House panel subpoenas VA Secretary Shinseki for Phoenix hospital documents

A House committee voted Thursday to subpoena Veterans Affairs Secretary Eric Shinseki for emails and documents tied to an alleged secret "waiting list" for sick veterans at a Phoenix VA hospital.

The vote on the House Veterans Affairs Committee comes as Shinseki begins to face calls -- from Congress and beyond -- for his resignation. In an interview with CBS News, Shinseki brushed aside those calls, while acknowledging that the Phoenix controversy "makes me angry."

Shinseki has placed top Phoenix officials on leave as the department tries to get to the bottom of what happened. As many as 40 veterans allegedly may have died because of delayed treatment at that hospital.

The communications being sought by the House committee would deal with the destruction or disappearance of the supposed secret waiting list at that facility.

Lawmakers said that a prior response from Shinseki did not adequately answer the committee's questions.

Meanwhile, Shinseki, a retired Army general, told CBS that he sent inspectors to Phoenix immediately when he learned of reports about the deaths.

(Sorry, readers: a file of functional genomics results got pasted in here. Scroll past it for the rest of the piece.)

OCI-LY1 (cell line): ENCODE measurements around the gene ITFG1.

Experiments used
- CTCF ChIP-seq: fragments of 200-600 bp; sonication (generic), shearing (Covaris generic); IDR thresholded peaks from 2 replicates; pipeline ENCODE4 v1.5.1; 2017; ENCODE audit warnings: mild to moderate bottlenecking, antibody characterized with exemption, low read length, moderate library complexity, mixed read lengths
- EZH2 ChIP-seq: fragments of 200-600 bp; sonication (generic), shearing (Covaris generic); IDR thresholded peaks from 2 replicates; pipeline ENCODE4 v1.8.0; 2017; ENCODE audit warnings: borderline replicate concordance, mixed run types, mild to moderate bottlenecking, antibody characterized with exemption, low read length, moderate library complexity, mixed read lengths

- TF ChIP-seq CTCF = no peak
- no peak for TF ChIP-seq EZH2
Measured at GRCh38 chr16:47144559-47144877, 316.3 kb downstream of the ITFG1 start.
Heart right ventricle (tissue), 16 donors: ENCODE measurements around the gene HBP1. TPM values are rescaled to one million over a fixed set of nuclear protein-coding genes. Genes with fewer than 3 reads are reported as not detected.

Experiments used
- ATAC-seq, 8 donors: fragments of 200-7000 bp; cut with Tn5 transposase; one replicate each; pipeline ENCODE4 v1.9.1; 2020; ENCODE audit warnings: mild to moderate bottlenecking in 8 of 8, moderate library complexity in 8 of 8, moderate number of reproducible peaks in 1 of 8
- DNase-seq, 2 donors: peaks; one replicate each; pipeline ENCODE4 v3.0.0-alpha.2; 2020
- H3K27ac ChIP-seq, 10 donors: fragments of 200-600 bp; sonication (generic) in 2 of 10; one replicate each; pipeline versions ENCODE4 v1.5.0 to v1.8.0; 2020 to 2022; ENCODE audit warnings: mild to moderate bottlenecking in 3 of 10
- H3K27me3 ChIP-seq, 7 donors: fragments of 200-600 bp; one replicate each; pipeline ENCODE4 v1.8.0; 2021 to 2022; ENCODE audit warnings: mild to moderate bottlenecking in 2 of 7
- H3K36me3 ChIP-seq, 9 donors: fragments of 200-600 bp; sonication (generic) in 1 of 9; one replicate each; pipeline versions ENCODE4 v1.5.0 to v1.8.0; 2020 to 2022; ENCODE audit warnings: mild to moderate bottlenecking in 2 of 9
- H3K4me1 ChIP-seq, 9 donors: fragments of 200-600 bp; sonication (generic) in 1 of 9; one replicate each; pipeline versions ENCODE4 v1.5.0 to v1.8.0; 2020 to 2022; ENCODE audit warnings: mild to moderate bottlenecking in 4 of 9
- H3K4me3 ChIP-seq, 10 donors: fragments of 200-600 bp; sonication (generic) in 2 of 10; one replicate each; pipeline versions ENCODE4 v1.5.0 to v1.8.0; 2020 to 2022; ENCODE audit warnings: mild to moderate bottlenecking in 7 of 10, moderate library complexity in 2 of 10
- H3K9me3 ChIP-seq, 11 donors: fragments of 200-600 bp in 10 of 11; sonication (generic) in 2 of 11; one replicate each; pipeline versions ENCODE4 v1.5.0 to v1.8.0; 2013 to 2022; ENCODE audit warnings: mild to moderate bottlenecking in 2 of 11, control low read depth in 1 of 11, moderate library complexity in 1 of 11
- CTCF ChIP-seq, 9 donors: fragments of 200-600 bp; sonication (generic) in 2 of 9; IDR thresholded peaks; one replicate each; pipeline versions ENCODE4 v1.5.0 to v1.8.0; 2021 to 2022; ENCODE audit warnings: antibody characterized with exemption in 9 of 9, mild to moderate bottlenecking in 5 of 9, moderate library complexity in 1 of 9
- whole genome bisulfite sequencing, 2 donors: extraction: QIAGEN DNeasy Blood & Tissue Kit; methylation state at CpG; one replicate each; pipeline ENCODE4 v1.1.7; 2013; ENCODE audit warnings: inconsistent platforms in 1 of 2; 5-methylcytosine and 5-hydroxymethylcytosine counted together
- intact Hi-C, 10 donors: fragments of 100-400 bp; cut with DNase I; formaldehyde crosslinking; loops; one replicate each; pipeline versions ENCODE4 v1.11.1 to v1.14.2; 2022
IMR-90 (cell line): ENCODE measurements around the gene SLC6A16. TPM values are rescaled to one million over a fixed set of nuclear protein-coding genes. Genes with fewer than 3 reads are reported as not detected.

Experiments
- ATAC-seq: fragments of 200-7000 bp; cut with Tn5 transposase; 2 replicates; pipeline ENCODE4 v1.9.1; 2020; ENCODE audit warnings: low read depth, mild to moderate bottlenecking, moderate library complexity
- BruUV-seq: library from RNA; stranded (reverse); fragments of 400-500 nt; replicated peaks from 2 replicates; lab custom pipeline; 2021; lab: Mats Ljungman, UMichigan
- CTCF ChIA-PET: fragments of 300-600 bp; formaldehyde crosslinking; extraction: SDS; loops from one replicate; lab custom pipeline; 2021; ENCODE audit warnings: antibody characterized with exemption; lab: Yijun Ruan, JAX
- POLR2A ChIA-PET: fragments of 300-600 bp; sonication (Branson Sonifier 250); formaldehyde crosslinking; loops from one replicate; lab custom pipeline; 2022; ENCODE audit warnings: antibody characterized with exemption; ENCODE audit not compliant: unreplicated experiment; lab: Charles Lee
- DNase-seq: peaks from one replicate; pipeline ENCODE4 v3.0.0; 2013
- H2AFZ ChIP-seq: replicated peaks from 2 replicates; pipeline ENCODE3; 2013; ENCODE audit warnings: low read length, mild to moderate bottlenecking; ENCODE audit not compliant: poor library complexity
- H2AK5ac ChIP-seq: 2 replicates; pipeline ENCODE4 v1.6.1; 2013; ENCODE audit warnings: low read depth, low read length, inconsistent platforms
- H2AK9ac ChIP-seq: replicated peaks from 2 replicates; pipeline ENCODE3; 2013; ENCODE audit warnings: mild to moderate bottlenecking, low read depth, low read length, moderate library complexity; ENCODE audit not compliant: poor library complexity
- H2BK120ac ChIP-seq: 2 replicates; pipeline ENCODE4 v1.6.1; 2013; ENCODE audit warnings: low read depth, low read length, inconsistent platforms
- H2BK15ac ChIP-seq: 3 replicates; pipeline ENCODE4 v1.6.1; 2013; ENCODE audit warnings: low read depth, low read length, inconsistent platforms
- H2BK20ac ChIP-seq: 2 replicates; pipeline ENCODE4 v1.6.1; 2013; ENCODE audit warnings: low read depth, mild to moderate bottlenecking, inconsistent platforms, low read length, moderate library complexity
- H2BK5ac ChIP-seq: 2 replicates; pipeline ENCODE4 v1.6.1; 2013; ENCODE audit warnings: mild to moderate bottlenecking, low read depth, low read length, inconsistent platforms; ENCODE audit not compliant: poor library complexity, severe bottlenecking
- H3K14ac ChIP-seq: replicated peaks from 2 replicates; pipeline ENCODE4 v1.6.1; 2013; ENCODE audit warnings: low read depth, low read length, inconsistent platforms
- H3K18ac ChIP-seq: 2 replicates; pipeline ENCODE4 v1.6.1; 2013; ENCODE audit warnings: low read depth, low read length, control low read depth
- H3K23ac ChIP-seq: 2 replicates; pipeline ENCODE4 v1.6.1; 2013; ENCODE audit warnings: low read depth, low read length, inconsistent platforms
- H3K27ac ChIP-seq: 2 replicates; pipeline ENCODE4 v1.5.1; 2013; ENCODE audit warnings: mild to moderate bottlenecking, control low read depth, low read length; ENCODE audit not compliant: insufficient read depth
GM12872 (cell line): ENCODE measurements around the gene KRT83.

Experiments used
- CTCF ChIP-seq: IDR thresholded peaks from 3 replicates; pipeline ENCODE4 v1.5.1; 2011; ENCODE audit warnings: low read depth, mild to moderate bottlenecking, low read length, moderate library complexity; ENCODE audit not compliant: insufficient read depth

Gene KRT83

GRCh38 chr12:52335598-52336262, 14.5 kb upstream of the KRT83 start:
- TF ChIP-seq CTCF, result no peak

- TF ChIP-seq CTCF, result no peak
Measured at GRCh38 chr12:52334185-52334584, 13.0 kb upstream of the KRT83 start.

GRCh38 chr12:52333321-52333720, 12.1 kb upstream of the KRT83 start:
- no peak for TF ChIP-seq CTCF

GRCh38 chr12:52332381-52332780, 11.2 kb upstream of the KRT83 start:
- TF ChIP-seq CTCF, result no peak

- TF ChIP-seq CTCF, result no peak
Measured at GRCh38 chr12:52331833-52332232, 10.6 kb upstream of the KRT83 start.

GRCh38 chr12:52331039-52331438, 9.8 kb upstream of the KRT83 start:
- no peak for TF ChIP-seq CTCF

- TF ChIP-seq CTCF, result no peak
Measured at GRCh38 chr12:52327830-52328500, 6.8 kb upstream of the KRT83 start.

"I take every one of these incidents and allegations seriously, and we're going to go and investigate," he said.

According to the VA, Shinseki has also ordered a "face-to-face audit" for all clinics at VA medical centers.

"Secretary Shinseki has directed the Veterans Health Administration (VHA) to complete a nation-wide access review.  The purpose of this review is to ensure a full understanding of VA's policy and continued integrity in managing patient access to care," the VA said in a statement. "VA takes any allegations about patient care or employee misconduct very seriously."

Earlier in the week, the American Legion called for him to step down over this and other controversies about veterans' care. At least two Republican senators have joined that call.

The White House has voiced support for the secretary amid the calls for his ouster.

Fox News' Steve Centanni and The Associated Press contributed to this report.